A teenager who stabbed and strangled his grandfather during a robbery gone wrong had his jail sentence doubled by the Court of Appeal.
Senior judges ordered Eamonn Coyle to serve two years’ detention for killing 78-year-old Francis O'Neill after ruling that the original 12-month period was unduly lenient.
The 18-year-old, formerly of Holmview Terrace in Omagh, must also complete a further two years on licence.
Lord Chief Justice Sir Declan Morgan said: “The victim was a frail and elderly man who on that account was vulnerable.
“He was attacked within the confines of his home where he lived alone.
“A knife was used in connection with the attack.”
Coyle was only 16 when he killed his grandfather in April 2009 at the victim's Brook Valley home to get £80 to pay his rent.
He was originally charged with murder before the prosecution later accepted his plea to the lesser charge of manslaughter.
During sentencing, the trial judge said while he was certain Coyle never intended to kill his grandfather, or even to seriously harm him, he had gone to his home “for the motive of theft or robbery”.
He accepted Coyle posed no future risk to the public, and that he would recommend to the new |justice department that while on licence Coyle undertook a life skills and educational course and that his movements and associates be closely monitored.
Lawyers for the PPS argued that the sentence of one year's detention and two on licence was too lenient.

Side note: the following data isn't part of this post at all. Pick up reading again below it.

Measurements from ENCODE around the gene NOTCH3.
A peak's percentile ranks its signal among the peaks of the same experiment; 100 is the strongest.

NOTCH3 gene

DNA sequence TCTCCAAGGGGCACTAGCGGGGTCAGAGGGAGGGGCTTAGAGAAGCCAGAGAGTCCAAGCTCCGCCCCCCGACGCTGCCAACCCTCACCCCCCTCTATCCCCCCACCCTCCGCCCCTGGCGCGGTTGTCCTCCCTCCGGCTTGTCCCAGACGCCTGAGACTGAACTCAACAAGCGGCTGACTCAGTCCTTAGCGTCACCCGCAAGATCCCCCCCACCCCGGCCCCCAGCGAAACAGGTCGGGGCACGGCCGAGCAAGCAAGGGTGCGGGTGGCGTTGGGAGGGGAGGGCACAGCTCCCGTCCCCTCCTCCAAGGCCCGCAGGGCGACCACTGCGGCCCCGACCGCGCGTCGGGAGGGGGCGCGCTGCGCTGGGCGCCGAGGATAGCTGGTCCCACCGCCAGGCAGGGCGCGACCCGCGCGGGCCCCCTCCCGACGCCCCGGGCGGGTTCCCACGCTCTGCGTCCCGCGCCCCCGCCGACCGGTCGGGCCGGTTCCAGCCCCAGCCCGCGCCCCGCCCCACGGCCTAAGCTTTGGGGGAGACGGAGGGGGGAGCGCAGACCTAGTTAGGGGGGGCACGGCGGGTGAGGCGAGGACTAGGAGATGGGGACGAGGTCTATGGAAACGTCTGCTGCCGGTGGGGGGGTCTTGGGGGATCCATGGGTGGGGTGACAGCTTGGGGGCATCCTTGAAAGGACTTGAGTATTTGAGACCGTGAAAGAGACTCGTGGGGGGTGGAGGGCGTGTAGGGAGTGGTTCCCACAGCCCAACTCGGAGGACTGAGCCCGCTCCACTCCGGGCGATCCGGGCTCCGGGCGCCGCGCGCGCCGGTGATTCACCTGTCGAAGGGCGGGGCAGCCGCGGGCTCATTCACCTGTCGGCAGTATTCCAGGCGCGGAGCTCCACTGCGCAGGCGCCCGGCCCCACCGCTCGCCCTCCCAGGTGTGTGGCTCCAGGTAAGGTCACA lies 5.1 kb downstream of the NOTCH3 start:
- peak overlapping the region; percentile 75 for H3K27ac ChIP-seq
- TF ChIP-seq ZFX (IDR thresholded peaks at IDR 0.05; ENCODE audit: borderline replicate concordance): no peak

They contended that Coyle had armed himself and was prepared to inflict violence on his grandfather.
The teenager was also said to have shown no remorse immediately after the attack.
Counsel for Coyle said the prosecution had always accepted the stab wounds may have been accidental.
It was also claimed that he was at the time a highly immature and nervous 16-year-old.
Ruling on the appeal, Sir Declan, sitting with Lord Justices Higgins and Girvan, said such an attack during the course of a robbery could result in a sentence of up to 10 years for an adult.
He also pointed to provisions to ensure that any detention for young people should focus on|rehabilitation. The judges took into account the principle of double jeopardy which arose because Coyle has had to undergo a further examination of his liability to punishment.
With an appropriate outcome held to be a four-year sentence, Sir Declan noted how the period of custody must not exceed one half of the sentence.
He said: “The maximum period of custody in this case, therefore, is two years’ detention with a further two years on licence.
“That is the sentence we impose. The sentence runs from the time that it would have run if passed in the lower court.”